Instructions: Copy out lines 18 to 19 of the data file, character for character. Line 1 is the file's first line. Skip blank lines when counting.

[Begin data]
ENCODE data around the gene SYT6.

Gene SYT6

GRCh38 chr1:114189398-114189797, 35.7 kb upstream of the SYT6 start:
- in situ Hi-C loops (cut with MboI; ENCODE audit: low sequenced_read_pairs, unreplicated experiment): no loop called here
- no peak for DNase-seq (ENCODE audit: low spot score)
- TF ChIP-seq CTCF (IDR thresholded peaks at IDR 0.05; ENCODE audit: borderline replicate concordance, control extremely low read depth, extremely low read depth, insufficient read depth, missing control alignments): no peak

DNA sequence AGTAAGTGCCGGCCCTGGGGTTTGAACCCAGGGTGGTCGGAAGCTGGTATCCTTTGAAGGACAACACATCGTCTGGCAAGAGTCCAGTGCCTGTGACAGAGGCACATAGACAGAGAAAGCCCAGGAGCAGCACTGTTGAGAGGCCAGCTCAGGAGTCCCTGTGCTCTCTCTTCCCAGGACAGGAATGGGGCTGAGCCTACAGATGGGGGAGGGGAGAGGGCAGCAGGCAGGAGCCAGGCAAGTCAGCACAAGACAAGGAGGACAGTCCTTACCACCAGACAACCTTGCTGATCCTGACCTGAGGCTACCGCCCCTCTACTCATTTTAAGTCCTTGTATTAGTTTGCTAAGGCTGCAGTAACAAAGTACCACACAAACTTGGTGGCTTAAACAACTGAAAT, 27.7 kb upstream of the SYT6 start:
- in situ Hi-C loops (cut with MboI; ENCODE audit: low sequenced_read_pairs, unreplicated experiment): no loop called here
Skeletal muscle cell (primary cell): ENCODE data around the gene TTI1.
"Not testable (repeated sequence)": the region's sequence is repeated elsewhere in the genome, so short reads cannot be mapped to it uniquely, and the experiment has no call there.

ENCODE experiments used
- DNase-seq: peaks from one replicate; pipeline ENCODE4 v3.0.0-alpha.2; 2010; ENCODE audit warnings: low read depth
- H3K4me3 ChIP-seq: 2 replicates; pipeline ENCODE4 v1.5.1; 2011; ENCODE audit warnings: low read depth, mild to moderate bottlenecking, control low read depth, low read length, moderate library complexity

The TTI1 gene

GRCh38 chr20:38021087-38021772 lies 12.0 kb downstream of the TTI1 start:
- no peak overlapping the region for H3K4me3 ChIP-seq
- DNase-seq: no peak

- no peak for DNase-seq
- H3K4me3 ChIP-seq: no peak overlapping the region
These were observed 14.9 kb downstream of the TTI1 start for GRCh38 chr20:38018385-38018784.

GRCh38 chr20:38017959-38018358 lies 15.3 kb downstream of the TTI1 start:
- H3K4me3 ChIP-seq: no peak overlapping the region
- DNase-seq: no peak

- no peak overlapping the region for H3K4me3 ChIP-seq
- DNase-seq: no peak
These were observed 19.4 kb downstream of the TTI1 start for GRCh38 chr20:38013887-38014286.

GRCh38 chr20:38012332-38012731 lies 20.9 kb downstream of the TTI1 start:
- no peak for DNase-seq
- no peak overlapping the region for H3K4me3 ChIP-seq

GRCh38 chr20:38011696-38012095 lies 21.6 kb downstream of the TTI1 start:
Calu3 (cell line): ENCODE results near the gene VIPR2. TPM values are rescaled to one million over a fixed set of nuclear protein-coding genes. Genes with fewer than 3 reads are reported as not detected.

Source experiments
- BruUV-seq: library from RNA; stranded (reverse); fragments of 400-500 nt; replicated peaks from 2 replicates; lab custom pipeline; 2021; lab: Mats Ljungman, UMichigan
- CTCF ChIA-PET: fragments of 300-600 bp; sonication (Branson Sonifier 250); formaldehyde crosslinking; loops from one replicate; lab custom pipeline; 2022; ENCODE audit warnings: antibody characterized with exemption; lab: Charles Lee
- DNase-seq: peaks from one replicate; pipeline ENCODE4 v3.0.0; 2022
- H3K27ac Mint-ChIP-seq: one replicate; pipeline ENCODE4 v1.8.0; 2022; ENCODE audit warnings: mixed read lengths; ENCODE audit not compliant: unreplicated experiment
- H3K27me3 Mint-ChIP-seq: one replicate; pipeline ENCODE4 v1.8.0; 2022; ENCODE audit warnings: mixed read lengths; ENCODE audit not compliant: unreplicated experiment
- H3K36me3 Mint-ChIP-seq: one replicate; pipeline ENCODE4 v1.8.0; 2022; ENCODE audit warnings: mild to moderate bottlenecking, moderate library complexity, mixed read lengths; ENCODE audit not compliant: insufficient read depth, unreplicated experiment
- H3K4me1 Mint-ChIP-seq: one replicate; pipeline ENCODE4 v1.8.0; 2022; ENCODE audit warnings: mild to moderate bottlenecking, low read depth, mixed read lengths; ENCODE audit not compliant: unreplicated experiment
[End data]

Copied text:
- no peak for DNase-seq
- H3K4me3 ChIP-seq: no peak overlapping the region